British journal of pharmacology

Prevention of the degeneration of human dopaminergic neurons in an astrocyte co-culture system allowing endogenous drug metabolism.

PMID 25989025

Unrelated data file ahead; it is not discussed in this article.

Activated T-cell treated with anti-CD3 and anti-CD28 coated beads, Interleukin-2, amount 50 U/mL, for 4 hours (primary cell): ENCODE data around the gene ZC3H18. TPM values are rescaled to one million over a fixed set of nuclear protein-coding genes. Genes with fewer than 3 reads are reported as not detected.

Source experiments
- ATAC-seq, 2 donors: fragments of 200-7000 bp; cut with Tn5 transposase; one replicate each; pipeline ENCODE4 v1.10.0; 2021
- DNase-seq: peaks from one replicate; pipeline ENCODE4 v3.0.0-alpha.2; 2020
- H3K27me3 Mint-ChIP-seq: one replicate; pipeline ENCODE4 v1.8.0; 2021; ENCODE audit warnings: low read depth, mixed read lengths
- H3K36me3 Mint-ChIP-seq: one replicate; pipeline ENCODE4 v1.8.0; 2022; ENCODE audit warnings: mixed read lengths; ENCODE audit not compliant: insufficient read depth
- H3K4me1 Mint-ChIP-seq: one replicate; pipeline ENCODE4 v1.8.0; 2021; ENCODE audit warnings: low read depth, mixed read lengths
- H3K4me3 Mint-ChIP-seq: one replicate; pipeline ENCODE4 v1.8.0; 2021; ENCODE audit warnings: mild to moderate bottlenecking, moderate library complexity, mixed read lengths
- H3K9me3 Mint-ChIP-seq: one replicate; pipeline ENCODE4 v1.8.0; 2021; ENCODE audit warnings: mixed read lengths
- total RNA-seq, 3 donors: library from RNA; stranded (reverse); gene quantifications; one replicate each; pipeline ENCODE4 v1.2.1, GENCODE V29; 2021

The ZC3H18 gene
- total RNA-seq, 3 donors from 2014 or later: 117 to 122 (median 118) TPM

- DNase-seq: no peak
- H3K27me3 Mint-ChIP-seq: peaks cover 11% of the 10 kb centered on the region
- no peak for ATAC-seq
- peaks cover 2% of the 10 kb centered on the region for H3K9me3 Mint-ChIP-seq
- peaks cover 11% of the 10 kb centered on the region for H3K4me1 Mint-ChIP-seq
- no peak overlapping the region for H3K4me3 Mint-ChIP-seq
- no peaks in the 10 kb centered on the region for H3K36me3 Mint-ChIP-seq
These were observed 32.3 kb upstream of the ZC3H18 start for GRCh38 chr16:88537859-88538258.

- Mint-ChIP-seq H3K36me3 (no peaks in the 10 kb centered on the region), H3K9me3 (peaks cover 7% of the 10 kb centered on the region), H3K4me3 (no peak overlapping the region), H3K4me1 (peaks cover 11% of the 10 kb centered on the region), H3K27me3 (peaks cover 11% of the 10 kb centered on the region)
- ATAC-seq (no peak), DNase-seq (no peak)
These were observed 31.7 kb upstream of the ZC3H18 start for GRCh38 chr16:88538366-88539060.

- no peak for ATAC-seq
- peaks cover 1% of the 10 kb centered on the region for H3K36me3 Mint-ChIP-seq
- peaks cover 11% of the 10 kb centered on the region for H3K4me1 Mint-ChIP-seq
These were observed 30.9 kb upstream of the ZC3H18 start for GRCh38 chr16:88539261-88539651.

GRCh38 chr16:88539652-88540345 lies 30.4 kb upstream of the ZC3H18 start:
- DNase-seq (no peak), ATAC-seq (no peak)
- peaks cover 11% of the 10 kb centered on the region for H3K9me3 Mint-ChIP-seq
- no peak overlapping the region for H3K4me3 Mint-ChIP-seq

Few neuropharmacological model systems use human neurons. Moreover, available test systems rarely reflect functional roles of co-cultured glial cells. There is no human in vitro counterpart of the widely used 1-methyl-4-phenyl-tetrahydropyridine (MPTP) mouse model of Parkinson's disease We generated such a model by growing an intricate network of human dopaminergic neurons on a dense layer of astrocytes. In these co-cultures, MPTP was metabolized to 1-methyl-4-phenyl-pyridinium (MPP(+) ) by the glial cells, and the toxic metabolite was taken up through the dopamine transporter into neurons. Cell viability was measured biochemically and by quantitative neurite imaging, siRNA techniques were also used. We initially characterized the activation of PARP. As in mouse models, MPTP exposure induced (poly-ADP-ribose) synthesis and neurodegeneration was blocked by PARP inhibitors. Several different putative neuroprotectants were then compared in mono-cultures and co-cultures. Rho kinase inhibitors worked in both models; CEP1347, ascorbic acid or a caspase inhibitor protected mono-cultures from MPP(+) toxicity, but did not protect co-cultures, when used alone or in combination. Application of GSSG prevented degeneration in co-cultures, but not in mono-cultures. The surprisingly different pharmacological profiles of the models suggest that the presence of glial cells, and the in situ generation of the toxic metabolite MPP(+) within the layered cultures played an important role in neuroprotection. Our new model system is a closer model of human brain tissue than conventional cultures. Its use for screening of candidate neuroprotectants may increase the predictiveness of a test battery.